CAMP DOHA, Kuwait -- Thirty percent of those who contract it die. There is no cure. In 1980, it was declared eradicated. But with the threat of terrorists using weapons of mass destruction, the military will be vaccinating service members against it once more.
While the threat of smallpox being used as a biological weapon is unknown, the consequences of such an attack could be great.
"This is the number-one disease killer of all time," said Army Brig. Gen. George W. Weightman, 3rd Medical Command commanding general. "If there is one case of smallpox, it's a global medical emergency."
The disease starts off with a high fever, head and body aches, and sometimes vomiting. A rash develops into blisters that cover the body, which can cause permanent scars. There is a 30 percent fatality rate among those who contract the disease, and some survivors become blind. Smallpox can be contracted either through face-to-face contact with a sufferer of the disease, or through contact with objects that have been in contact with that sufferer.
The military's smallpox vaccination program was revived Dec. 2, after President George W. Bush ordered select forces to begin receiving the vaccine.
"This vaccine is not new, but it's been offline for 12 years," said Navy Capt. Joel A. Lees, I Marine Expeditionary Force surgeon. "Since September of 2001, an understanding that bioweapons could be employed changed the risk assessment, and the vaccine is being used in response."
Regional commanders, including those from the I Marine Expeditionary Force (Forward), received a brief on the Department of Defense smallpox vaccination program Jan. 3 at Camp Doha, Kuwait.
Afterward, select individuals received the vaccination as part of a demonstration of the procedures involved. Key I MEF (FWD) Marines were vaccinated, including Lt. Gen. James T. Conway, I MEF commanding general, and Maj. Gen. James N. Mattis, 1st Marine Division commanding general.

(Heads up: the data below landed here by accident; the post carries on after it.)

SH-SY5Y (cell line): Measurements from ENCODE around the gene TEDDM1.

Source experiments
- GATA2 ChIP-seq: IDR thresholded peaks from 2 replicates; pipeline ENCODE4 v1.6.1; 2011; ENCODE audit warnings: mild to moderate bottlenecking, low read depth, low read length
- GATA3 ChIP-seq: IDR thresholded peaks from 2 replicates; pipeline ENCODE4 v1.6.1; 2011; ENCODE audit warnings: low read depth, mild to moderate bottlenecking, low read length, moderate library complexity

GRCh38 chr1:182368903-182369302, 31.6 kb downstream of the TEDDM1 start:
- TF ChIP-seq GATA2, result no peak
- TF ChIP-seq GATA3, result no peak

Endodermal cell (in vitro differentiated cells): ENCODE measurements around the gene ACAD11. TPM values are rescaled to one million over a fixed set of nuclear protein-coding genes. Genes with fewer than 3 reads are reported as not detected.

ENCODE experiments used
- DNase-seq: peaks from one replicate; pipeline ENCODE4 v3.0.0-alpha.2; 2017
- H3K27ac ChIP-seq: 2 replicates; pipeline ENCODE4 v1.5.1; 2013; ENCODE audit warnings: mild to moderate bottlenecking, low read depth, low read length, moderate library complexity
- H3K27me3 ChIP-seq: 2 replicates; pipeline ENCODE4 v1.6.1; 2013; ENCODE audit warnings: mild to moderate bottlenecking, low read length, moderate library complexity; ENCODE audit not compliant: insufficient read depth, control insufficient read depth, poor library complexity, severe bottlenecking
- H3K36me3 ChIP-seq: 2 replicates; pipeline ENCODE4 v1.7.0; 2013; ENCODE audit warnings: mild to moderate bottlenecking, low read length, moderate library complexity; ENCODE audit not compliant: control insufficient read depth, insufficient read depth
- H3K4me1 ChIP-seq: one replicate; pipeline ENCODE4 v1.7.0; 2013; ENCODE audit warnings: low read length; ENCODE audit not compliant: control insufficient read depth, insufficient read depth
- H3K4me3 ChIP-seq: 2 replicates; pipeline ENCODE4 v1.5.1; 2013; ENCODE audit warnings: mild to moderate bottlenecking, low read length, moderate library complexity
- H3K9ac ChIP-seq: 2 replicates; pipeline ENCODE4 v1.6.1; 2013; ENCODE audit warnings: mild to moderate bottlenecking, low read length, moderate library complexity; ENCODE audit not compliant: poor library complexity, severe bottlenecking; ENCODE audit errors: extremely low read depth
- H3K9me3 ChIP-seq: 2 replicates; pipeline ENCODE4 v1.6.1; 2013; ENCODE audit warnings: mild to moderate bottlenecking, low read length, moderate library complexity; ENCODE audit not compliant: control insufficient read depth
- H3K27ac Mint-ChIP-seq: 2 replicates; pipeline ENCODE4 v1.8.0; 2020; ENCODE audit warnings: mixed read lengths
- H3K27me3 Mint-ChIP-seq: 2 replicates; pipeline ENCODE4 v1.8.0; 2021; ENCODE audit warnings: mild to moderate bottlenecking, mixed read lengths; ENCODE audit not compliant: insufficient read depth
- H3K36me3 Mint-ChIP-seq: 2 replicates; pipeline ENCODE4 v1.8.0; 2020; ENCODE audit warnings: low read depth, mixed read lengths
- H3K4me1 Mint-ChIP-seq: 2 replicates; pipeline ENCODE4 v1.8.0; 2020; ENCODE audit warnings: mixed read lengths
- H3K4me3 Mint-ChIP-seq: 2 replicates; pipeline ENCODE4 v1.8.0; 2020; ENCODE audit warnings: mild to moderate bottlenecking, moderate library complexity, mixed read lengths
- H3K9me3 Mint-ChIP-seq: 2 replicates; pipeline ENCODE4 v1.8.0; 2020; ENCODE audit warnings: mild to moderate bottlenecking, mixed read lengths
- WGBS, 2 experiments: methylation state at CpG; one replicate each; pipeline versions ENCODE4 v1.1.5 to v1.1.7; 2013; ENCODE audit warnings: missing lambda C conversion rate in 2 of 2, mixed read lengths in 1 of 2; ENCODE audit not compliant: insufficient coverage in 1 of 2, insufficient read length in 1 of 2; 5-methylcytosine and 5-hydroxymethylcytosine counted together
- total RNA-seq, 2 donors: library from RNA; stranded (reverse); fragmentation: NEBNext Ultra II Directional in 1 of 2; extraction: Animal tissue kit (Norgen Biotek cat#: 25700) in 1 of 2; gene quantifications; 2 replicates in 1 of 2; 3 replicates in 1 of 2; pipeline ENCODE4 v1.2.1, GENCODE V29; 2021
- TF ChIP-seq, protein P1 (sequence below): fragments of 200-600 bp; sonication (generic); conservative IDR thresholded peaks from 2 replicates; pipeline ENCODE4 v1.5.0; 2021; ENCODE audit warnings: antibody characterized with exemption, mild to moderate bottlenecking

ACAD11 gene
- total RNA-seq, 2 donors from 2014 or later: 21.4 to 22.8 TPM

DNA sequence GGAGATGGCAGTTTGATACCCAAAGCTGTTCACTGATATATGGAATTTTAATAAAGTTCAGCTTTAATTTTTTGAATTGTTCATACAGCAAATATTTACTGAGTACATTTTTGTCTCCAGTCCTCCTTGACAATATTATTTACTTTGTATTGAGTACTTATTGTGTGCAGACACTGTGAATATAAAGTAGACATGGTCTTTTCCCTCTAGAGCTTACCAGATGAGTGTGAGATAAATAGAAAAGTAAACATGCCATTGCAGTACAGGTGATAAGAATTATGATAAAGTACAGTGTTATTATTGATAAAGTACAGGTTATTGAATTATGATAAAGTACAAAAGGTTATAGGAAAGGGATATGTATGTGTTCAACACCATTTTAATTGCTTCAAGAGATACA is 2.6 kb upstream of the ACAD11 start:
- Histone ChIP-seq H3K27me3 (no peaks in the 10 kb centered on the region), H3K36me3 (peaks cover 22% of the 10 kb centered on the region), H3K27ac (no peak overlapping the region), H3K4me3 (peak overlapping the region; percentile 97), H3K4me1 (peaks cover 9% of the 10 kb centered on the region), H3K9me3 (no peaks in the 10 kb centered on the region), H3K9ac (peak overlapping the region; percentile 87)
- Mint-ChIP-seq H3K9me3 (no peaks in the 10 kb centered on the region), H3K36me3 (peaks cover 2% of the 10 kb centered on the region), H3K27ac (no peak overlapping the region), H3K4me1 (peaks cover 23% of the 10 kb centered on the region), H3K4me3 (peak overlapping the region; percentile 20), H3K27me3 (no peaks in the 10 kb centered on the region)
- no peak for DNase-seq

Medical personnel scheduled to issue the vaccine are being trained on its proper application.
"The vaccine is administered, not in an injection, but with delivery into the skin by pricking it with a special needle," said Lees. "No other vaccine is administered this way, but this method has proven to be effective due to the interaction of this virus in the skin."
The vaccination site will develop into a red, itchy bump, and then into a blister, which then scabs over. After the scab falls off, it leaves a small scar. Some people also experience fever, sore arm, headache, body ache, and fatigue.
Under the Defense Department policy, emergency response and medical personnel have been among the first to receive the vaccination.
"It doesn't hurt at all," said Petty Officer 2nd Class Curtis Hall, 21, from Mammoth Spring, Ark. "It's less painful than a tattoo."
Smallpox is caused by the variolla virus. The vaccine is made from a similar virus, called vaccinola. Most people develop protection from smallpox within 10 days of receiving the vaccination.
"It's not the smallpox virus," said Lees. "It's a different virus that fortunately affords us terrific protection from smallpox."
Designated service members who are essential to the accomplishment of the U.S. Central Command's mission will begin receiving the vaccine as soon as it is in place and troop education has been accomplished. However, some people will be exempted from the vaccination program due to health risks. Those personnel will still be deployable.
"We won't give it to pregnant women," said Lees, "or people with immune deficiencies, or people with certain skin conditions that increase their risk from the vaccine."